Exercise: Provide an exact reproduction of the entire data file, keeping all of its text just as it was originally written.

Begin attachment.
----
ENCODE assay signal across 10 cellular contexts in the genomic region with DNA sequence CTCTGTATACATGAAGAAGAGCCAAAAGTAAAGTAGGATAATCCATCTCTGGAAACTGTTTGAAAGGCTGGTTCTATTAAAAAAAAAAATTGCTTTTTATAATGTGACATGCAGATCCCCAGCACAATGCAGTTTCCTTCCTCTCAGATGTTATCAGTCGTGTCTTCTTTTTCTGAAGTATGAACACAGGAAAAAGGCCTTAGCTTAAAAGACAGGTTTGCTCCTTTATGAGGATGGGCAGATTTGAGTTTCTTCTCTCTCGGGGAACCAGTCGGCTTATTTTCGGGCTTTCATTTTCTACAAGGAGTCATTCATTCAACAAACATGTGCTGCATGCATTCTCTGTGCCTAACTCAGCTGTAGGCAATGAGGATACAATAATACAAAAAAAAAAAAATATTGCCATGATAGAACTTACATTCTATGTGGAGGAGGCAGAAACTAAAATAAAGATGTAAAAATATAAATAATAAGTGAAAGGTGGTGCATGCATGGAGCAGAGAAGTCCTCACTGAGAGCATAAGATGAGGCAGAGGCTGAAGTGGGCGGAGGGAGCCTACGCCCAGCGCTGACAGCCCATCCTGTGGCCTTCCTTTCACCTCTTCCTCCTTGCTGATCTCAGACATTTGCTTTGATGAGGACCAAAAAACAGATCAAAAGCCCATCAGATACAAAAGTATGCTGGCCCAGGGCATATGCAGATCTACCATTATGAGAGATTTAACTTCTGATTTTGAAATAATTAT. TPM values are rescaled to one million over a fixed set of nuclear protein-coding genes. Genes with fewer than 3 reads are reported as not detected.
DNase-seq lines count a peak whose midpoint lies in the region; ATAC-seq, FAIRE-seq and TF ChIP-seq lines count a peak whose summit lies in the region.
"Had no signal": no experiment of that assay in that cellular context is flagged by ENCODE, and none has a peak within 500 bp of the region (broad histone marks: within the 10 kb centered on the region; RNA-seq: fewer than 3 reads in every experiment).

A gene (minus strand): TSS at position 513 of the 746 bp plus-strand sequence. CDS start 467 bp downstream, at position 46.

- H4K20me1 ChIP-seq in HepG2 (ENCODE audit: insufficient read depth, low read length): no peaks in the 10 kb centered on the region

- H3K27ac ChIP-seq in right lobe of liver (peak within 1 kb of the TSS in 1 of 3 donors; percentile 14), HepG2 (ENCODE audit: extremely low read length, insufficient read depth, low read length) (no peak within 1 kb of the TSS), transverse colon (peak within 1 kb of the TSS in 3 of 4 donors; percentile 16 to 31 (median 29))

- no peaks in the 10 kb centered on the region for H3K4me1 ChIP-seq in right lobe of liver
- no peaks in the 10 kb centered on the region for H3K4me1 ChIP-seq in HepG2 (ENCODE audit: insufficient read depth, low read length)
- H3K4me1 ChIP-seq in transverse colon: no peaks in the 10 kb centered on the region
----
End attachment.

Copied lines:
ENCODE assay signal across 10 cellular contexts in the genomic region with DNA sequence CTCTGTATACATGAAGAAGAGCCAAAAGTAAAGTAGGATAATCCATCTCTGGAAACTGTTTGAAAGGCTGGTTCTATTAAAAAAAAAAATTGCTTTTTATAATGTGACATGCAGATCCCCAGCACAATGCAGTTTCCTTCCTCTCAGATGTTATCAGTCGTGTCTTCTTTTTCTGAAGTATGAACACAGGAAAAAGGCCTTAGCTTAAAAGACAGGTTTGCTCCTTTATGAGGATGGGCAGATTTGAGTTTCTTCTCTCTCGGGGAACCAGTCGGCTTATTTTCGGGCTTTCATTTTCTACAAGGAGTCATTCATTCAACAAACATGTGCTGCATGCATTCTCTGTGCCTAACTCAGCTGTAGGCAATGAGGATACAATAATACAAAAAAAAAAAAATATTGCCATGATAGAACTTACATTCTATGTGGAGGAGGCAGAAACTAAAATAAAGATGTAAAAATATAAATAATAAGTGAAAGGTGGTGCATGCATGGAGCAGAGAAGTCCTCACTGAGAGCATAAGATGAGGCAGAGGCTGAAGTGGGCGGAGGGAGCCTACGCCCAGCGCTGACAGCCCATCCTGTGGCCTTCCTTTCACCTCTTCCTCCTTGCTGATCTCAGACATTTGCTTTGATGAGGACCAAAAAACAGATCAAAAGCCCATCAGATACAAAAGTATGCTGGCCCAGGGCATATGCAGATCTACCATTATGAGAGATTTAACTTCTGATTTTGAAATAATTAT. TPM values are rescaled to one million over a fixed set of nuclear protein-coding genes. Genes with fewer than 3 reads are reported as not detected.
DNase-seq lines count a peak whose midpoint lies in the region; ATAC-seq, FAIRE-seq and TF ChIP-seq lines count a peak whose summit lies in the region.
"Had no signal": no experiment of that assay in that cellular context is flagged by ENCODE, and none has a peak within 500 bp of the region (broad histone marks: within the 10 kb centered on the region; RNA-seq: fewer than 3 reads in every experiment).

A gene (minus strand): TSS at position 513 of the 746 bp plus-strand sequence. CDS start 467 bp downstream, at position 46.

- H4K20me1 ChIP-seq in HepG2 (ENCODE audit: insufficient read depth, low read length): no peaks in the 10 kb centered on the region

- H3K27ac ChIP-seq in right lobe of liver (peak within 1 kb of the TSS in 1 of 3 donors; percentile 14), HepG2 (ENCODE audit: extremely low read length, insufficient read depth, low read length) (no peak within 1 kb of the TSS), transverse colon (peak within 1 kb of the TSS in 3 of 4 donors; percentile 16 to 31 (median 29))

- no peaks in the 10 kb centered on the region for H3K4me1 ChIP-seq in right lobe of liver
- no peaks in the 10 kb centered on the region for H3K4me1 ChIP-seq in HepG2 (ENCODE audit: insufficient read depth, low read length)
- H3K4me1 ChIP-seq in transverse colon: no peaks in the 10 kb centered on the region